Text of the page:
For years, Tesla has been the highest-profile enterprise in Mr. Musk’s portfolio of corporations, serving as a relentless supply of satisfaction and stress.

  • The corporate’s early struggles contributed to a protracted, troublesome interval for Mr. Musk, one which took a bodily and psychological toll, he informed Mr. Isaacson in a 2021 interview. “You may’t be in a relentless struggle for survival, all the time in adrenaline mode, and never have it damage you,” Mr. Musk stated. However he additionally acknowledged that he had discovered objective underneath stress: “If you find yourself not in a survive-or-die mode, it’s not that straightforward to get motivated every single day.”

  • At the same time as the corporate discovered success, it attracted critics within the type of short-sellers who guess in opposition to Tesla’s inventory. That observe reached a fever pitch in 2018 as Tesla struggled to fulfill manufacturing targets, infuriating Mr. Musk, who known as short-sellers “leeches on the neck of enterprise.” However he acknowledged that a few of these merchants had additionally collected an impressively correct image of the corporate from insiders and even drones flying over Tesla’s manufacturing unit. “The diploma of inside info they’d was insane,” he stated.

  • Manufacturing sprints and struggles at Tesla and the house exploration firm SpaceX additionally sharpened Mr. Musk’s philosophy, which he distilled right into a five-step strategy that he known as “the algorithm” and which he repeatedly invoked to workers. It concerned, so as: questioning necessities, deleting elements or processes, simplifying and optimizing, accelerating processes, and, lastly, automating. “I grew to become a damaged document on the algorithm,” Mr. Musk informed Mr. Isaacson.

Mr. Musk created SpaceX to assist humanity turn into a multi-planetary species. The corporate’s success to this point is a credit score to his willingness to simply accept dangers, generally efficiently and generally not.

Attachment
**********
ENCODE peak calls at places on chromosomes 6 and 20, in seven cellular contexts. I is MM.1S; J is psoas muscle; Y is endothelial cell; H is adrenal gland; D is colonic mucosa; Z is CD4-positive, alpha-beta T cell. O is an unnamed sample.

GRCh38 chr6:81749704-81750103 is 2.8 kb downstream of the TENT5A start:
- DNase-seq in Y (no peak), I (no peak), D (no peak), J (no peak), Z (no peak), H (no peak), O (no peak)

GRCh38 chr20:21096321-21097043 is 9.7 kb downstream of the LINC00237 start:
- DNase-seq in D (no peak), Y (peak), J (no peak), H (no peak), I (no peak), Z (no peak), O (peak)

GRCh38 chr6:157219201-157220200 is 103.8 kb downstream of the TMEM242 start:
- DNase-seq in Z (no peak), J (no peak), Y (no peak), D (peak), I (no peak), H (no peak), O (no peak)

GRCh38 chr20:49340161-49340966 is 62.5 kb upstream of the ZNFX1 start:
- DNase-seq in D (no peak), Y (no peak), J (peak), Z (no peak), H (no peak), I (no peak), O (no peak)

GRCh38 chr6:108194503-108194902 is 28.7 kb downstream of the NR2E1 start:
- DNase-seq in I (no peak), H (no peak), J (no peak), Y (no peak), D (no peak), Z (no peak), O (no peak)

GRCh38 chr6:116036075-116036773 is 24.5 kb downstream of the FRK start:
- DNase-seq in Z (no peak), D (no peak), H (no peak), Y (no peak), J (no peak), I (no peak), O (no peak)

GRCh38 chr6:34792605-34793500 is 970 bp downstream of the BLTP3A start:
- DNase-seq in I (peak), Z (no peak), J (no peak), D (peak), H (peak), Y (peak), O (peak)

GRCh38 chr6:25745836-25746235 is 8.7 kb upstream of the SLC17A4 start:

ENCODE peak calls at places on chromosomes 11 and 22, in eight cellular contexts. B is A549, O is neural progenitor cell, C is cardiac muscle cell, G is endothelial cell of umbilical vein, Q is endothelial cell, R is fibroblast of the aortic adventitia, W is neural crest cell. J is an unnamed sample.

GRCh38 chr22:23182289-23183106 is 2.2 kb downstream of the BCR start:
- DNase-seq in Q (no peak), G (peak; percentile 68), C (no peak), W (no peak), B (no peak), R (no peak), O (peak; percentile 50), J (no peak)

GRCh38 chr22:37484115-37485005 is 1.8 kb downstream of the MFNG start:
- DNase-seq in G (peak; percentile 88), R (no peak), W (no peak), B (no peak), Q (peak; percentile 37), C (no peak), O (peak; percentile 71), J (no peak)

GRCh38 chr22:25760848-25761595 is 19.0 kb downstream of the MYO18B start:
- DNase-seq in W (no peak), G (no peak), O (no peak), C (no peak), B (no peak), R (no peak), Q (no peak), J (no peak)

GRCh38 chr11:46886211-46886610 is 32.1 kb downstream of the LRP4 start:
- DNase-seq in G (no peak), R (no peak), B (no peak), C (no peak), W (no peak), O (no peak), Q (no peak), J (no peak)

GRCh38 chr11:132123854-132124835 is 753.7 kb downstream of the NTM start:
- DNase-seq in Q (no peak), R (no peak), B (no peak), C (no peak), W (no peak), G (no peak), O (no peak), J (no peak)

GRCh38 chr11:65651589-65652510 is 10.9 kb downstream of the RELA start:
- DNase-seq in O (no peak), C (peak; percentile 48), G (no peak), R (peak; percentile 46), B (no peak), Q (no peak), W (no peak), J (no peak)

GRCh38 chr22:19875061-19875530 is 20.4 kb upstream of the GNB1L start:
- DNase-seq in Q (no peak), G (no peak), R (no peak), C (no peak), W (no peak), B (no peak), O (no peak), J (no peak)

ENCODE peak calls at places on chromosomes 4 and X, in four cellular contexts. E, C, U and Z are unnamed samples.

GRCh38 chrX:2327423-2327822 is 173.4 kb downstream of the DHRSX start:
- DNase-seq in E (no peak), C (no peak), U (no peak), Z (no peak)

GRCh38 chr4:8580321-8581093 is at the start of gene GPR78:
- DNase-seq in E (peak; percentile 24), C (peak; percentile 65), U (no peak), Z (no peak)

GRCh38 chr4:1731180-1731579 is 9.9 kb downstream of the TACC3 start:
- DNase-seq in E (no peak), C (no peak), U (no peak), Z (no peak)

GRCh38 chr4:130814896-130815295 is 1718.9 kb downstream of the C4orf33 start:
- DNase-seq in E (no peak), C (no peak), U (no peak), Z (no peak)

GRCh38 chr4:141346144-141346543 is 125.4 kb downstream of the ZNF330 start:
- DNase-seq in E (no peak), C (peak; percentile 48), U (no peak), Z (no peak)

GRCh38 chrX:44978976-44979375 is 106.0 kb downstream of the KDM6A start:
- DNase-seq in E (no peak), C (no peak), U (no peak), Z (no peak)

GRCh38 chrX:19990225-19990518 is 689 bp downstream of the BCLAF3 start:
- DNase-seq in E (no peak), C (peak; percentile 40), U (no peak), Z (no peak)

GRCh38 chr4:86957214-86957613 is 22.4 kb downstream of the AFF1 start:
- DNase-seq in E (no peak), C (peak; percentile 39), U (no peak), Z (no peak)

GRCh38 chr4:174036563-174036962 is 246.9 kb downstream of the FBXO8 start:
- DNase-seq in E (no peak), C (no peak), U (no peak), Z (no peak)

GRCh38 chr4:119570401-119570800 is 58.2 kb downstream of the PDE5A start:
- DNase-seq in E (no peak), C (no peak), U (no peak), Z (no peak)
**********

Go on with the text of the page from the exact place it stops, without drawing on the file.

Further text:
• Through the countdown to a pivotal launch in 2015, an unidentified liquid started dripping from a Falcon 9 rocket, scary Mark Juncosa, a high SpaceX official. Mr. Musk deliberated briefly earlier than deciding to proceed, leading to a profitable launch. On the time, Mr. Juncosa assumed that Mr. Musk had primarily based that call on an advanced danger evaluation, however realized he was unsuitable after reviewing footage years later. “I assumed he had carried out some advanced fast calculations to resolve what to do, however actually he simply shrugged his shoulders and gave the order,” Mr. Juncosa stated of Mr. Musk. “He had an instinct of what the physics had been.”

  • To attain interplanetary flight sooner or later, SpaceX wanted to discover a option to make cash within the current. So in 2015, Mr. Musk introduced Starlink, in search of to faucet into the profitable market of offering web service, on this case by way of a constellation of low-orbit satellites. The service has turn into a significant lifeline to folks in conflict zones and helped the Ukrainian navy defend in opposition to Russian invasion. However Mr. Musk has additionally been criticized for not permitting Ukraine to make use of the service to launch a drone assault on a Russian naval base final 12 months, fearing that it could have provoked a significant escalation within the conflict. “We didn’t need to be part of that,” Mr. Musk stated.

  • In 2021, SpaceX for the primary time efficiently despatched a crew into orbit and not using a skilled astronaut aboard. Afterward, Mr. Musk mirrored on the position that he and his firm had performed in advancing house exploration. “Constructing mass-market electrical automobiles was inevitable,” he stated. “It will have occurred with out me. However turning into a space-faring civilization isn’t inevitable.” He added, “This flight was an important instance of how progress requires human company.”